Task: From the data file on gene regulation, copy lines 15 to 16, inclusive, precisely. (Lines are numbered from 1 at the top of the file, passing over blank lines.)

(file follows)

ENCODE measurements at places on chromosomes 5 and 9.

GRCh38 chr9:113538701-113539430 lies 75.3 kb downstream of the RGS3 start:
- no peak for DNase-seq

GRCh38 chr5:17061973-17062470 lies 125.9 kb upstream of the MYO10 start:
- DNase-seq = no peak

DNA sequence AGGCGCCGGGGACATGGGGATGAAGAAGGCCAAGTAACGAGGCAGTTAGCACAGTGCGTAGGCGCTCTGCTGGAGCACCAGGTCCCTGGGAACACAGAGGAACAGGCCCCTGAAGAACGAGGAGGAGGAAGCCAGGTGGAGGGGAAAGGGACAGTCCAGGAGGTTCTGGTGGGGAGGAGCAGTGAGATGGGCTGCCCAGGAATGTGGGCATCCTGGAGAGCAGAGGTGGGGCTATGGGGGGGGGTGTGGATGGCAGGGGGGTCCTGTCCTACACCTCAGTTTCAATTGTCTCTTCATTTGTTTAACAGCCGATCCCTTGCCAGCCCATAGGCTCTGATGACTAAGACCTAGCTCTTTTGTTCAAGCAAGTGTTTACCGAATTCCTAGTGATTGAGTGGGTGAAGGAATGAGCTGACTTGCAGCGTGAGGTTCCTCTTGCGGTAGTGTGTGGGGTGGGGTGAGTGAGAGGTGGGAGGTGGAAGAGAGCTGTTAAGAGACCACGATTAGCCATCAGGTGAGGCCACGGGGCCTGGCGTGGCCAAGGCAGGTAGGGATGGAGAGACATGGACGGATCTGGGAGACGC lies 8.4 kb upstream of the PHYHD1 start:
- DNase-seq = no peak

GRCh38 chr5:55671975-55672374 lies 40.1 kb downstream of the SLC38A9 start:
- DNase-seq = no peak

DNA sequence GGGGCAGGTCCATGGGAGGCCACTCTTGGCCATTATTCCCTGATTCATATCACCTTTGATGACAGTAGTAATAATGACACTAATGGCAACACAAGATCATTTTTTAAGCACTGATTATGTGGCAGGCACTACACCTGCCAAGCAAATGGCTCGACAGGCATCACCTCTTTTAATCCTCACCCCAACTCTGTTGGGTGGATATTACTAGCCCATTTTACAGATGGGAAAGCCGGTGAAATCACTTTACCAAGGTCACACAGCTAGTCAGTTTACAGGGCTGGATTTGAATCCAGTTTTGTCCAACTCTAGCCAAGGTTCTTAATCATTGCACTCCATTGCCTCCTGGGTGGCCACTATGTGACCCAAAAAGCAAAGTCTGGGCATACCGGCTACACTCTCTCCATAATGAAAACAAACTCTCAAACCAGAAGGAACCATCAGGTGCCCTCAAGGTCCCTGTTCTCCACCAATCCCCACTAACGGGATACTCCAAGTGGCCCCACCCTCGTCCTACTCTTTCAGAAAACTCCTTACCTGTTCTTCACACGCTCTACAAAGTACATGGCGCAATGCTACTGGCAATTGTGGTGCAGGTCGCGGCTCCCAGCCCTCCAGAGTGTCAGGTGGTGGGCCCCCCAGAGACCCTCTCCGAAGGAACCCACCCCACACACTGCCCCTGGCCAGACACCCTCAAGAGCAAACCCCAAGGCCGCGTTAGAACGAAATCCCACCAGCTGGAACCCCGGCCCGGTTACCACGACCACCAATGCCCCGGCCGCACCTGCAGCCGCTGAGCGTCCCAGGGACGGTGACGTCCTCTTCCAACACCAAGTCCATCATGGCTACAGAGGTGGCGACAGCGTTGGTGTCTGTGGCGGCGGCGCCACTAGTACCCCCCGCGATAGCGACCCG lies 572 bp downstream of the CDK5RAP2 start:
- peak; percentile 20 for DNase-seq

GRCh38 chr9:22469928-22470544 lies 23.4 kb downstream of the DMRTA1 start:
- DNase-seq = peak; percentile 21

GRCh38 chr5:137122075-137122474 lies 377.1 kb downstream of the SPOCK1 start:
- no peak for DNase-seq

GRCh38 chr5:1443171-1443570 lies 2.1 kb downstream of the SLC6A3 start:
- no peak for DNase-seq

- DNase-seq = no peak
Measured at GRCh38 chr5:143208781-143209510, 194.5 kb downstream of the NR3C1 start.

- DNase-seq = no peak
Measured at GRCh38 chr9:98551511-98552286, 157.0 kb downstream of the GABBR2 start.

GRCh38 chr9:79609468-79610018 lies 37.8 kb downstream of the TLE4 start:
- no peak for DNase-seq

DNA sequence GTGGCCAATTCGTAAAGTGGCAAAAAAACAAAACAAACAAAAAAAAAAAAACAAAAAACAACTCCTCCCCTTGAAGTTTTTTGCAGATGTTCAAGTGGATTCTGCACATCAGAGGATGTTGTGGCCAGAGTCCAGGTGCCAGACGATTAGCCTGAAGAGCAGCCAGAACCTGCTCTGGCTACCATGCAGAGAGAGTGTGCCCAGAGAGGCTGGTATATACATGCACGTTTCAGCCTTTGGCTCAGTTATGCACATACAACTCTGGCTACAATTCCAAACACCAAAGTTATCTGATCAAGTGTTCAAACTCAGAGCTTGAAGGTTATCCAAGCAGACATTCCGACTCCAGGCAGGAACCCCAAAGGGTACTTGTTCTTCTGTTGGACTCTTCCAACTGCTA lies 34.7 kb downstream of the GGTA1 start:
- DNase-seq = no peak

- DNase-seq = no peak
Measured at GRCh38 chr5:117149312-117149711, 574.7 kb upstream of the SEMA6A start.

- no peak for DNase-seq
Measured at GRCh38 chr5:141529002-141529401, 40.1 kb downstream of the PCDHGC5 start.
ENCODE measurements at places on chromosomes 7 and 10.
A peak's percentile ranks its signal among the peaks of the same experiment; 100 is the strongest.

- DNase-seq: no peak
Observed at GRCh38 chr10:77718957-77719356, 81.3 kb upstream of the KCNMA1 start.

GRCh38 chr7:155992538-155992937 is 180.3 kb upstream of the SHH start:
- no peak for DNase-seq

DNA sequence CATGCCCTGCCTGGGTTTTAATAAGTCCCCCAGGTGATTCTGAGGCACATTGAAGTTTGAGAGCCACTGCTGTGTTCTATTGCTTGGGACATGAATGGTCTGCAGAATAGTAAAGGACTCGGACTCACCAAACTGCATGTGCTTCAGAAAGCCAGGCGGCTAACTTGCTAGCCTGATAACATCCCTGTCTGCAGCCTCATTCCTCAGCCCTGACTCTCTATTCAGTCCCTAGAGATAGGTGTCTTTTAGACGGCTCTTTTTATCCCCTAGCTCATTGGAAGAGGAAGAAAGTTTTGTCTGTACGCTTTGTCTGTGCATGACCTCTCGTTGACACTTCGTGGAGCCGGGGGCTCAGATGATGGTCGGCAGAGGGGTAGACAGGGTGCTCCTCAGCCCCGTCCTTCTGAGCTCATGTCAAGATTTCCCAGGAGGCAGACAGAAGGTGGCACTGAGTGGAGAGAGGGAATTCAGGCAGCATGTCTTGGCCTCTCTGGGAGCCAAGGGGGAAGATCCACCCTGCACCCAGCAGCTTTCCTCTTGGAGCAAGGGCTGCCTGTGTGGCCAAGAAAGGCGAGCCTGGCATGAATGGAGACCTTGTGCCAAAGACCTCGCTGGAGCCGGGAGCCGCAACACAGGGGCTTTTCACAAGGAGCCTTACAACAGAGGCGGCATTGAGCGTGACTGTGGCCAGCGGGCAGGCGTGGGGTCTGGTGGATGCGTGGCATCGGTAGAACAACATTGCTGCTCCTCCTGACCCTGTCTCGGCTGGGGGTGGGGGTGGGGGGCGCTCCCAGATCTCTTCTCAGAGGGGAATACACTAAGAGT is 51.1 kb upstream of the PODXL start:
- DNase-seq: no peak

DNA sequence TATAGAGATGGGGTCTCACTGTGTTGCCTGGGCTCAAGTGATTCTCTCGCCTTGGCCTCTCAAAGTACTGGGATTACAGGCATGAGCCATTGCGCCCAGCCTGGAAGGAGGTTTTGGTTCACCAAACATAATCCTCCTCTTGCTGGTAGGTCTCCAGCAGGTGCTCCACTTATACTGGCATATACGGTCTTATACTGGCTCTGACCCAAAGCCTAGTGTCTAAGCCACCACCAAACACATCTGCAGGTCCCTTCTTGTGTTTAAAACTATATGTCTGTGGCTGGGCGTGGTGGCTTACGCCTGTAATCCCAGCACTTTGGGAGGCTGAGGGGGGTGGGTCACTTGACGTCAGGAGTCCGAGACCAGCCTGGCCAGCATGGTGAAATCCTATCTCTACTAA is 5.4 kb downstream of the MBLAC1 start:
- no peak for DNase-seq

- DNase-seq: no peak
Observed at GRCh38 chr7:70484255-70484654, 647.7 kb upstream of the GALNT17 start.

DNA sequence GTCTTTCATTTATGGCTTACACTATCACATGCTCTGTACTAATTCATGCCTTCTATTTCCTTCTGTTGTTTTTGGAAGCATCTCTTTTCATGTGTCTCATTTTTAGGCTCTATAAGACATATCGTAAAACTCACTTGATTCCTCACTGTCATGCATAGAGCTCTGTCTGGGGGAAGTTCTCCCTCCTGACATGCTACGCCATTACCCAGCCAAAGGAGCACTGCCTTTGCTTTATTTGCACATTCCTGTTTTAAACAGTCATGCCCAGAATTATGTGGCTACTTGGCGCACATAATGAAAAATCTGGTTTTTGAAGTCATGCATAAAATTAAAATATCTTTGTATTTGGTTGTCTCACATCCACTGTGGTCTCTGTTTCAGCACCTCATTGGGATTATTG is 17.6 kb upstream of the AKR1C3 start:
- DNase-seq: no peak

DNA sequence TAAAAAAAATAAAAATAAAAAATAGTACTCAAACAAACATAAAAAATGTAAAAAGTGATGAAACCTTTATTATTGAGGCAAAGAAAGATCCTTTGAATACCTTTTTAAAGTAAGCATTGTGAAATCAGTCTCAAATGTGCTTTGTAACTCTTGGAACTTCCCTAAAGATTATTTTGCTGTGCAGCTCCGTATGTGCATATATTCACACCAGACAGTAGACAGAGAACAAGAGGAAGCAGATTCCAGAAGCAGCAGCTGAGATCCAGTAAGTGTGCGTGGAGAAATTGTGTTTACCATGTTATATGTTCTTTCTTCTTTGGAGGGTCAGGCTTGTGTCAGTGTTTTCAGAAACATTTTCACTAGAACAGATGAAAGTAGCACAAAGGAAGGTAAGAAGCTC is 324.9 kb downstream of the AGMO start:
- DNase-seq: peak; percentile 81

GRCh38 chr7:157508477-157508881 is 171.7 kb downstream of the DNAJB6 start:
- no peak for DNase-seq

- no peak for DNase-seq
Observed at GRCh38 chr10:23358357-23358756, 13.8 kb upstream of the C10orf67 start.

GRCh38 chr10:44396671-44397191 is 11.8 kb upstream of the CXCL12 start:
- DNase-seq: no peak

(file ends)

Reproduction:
- no peak for DNase-seq

GRCh38 chr5:1443171-1443570 lies 2.1 kb downstream of the SLC6A3 start: